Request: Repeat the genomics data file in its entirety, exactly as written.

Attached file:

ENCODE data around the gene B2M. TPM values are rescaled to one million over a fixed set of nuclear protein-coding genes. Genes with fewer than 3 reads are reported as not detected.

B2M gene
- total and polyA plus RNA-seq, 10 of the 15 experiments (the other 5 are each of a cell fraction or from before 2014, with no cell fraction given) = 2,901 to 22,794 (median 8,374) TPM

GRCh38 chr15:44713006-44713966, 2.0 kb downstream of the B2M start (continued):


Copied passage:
ENCODE data around the gene B2M. TPM values are rescaled to one million over a fixed set of nuclear protein-coding genes. Genes with fewer than 3 reads are reported as not detected.

B2M gene
- total and polyA plus RNA-seq, 10 of the 15 experiments (the other 5 are each of a cell fraction or from before 2014, with no cell fraction given) = 2,901 to 22,794 (median 8,374) TPM

GRCh38 chr15:44713006-44713966, 2.0 kb downstream of the B2M start (continued):